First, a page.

‘Of all the countries in the world, Ireland is the country for ruins’

Jonathan Self reflects on the abandoned, forgotten and lost objects that dot his neighborhood.

On one of my usual walks, I pass a ruined tower house that, oddly enough, although it has no windows, still has a massive oak door. I have a habit from time to time (I admit it’s a little eccentric, but it gives me pleasure) to stop and, after making sure I’m alone, recite a few lines from Listeners, complete with banging and smoking. Be that as it may, yesterday I just had time: “And the bird flew up from the turret, / Over the traveler’s head,” when I felt something touch my leg and, returning to the ground (I am a jumping soul), I noticed a small tabby kitten . Too clean and well fed to be wild, too far from the nearest farm to get lost, I recognized the poor girl for what she was: an unwanted Christmas present taken to the countryside and abandoned. It was in the right place. The landscape around here is knee-deep in abandoned objects.

Offhand, I can imagine a huge unfinished yacht in the field, several rusty tractors, a megalithic stone circle, various unnecessary agricultural equipment, a dozen old bee hives and a rotting gypsy caravan. That’s before I start listing abandoned buildings. In 1843, the German geographer Johann Georg Kohl published an account of a voyage to Ireland the year before. “Of all the countries of the world,” he wrote, “Ireland is the land of ruins.” Little has changed in 180 years.

Old ruins at Skellig Michael, County Kerry, Ireland.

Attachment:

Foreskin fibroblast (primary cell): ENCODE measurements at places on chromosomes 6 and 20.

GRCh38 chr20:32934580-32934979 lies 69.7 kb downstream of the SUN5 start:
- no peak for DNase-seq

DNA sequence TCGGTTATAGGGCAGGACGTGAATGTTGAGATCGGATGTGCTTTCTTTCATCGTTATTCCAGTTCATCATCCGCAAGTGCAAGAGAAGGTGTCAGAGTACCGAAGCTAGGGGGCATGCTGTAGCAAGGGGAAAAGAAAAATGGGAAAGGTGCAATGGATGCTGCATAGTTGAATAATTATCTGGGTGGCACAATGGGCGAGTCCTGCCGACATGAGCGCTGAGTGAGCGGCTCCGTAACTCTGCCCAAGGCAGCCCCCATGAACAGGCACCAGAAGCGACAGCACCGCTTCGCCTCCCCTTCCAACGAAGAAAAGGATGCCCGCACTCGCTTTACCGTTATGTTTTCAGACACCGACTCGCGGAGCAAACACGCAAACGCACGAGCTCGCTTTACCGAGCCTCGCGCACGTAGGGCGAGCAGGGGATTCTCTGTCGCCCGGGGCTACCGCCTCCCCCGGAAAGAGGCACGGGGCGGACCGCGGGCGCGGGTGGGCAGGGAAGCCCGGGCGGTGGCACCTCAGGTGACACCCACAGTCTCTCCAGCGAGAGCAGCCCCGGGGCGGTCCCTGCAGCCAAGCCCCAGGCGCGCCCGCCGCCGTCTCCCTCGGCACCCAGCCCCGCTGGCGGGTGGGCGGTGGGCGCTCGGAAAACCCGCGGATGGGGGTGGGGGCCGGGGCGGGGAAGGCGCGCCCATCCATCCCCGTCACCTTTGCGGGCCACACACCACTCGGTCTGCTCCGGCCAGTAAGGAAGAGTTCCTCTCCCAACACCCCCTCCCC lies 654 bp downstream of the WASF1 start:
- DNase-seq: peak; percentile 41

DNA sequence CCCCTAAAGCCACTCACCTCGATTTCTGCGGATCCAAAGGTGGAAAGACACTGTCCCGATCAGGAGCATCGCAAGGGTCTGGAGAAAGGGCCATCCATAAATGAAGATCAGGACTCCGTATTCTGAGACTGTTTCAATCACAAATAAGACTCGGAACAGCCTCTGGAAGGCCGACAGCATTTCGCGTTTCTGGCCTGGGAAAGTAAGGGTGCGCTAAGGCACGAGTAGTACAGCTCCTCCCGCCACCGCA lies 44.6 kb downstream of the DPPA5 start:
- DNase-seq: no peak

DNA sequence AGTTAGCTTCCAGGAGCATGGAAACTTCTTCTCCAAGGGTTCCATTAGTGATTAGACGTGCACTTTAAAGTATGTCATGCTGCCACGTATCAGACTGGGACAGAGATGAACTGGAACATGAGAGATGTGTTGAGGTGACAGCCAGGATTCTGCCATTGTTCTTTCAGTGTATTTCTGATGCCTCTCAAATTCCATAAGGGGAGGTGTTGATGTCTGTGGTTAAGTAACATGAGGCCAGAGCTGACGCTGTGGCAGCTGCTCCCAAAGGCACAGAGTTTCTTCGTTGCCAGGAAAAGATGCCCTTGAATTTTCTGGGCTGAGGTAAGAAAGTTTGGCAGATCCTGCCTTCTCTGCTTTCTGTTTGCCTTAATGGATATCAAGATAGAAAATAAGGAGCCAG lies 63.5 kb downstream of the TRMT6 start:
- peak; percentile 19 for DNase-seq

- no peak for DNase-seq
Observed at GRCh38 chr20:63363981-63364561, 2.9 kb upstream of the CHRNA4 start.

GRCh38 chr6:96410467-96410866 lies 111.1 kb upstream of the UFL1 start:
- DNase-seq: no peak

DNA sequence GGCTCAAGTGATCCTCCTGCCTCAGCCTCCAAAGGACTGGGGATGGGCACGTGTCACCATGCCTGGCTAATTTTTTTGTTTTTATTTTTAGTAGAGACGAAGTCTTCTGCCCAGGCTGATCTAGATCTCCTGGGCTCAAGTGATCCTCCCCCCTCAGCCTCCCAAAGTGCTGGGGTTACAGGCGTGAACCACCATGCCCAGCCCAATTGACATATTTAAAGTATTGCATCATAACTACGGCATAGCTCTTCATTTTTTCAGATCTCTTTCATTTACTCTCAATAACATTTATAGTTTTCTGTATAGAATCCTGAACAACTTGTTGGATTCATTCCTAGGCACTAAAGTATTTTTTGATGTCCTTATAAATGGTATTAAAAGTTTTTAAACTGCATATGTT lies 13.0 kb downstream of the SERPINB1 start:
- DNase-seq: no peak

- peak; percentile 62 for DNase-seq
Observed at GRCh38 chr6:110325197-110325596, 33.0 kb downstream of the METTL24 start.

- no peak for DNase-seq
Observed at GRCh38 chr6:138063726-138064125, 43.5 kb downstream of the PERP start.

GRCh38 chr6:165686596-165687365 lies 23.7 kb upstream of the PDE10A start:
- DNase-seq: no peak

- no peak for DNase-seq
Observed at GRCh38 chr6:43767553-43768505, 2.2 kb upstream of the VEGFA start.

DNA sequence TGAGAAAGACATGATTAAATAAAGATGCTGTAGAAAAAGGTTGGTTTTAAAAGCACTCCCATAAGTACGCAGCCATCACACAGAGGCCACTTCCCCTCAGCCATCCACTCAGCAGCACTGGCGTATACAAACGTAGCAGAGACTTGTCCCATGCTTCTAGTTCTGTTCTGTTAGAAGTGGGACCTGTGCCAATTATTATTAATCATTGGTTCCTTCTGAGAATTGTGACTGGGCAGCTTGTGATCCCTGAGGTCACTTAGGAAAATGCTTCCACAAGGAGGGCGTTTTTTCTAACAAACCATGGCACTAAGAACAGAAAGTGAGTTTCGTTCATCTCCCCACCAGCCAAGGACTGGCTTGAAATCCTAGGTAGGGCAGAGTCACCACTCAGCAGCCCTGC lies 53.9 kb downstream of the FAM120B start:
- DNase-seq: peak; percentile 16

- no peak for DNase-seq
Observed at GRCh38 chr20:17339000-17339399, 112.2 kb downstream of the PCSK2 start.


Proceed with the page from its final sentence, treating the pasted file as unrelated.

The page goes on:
Our town has a ruined mine, a ruined school, a ruined mansion, a ruined church, two ruined castles, one ruined village, about a dozen ruined farmhouses, and more ruined cottages, barns, cowsheds, and sheds than I can count. In one abandoned house, the ceiling of the dining room had apparently collapsed onto a fully set table. It seems like everyone just got up and went somewhere else because even the napkins are still there. There is a cottage where only a wall with framed family photos remains. I imagine the conversation of the last residents when they left: “I forgot the photos.” – We’ll be back? – No, it’s too late.

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Some of the abandoned houses are nothing more than piles of stones. Others, though empty for years, are crammed with furniture and personal belongings. It’s easy to see why there are so many of them. One hundred years ago, seven out of ten people lived in the countryside. Today, seven out of 10 people live in cities. As 18-year-old Oliver likes to say, “Do the math.” According to Longfellow: “All the houses where people have lived and died / Haunted houses.”

Ruined castle in Ballycarbury, County Kerry, Ireland.

The ruins bring us closer to the invisible world, remind us of our mortality, awaken our curiosity and stimulate our imagination. Even if they are invariably the result of tragedy—hunger, failure, poverty, or death in particular—there is something irresistible about an abandoned house. When Rose Macaulay wrote The pleasure of the ruins 70 years ago, she had an idea.

We ourselves have an abandoned building. For the past few months, my wife Rose has been renovating the abandoned gatehouse, which had fallen into such disrepair that you could see the sky through the ceiling of every room; Next month, we will be welcoming a family that has been forced to leave their home. The dogs, which have expressed their attitude to the abandoned cat very clearly in 24 hours, hope that our new Ukrainian guests will give her a home.

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Jonathan Self at the end of the world, ancient battlefields and friendly pigs.

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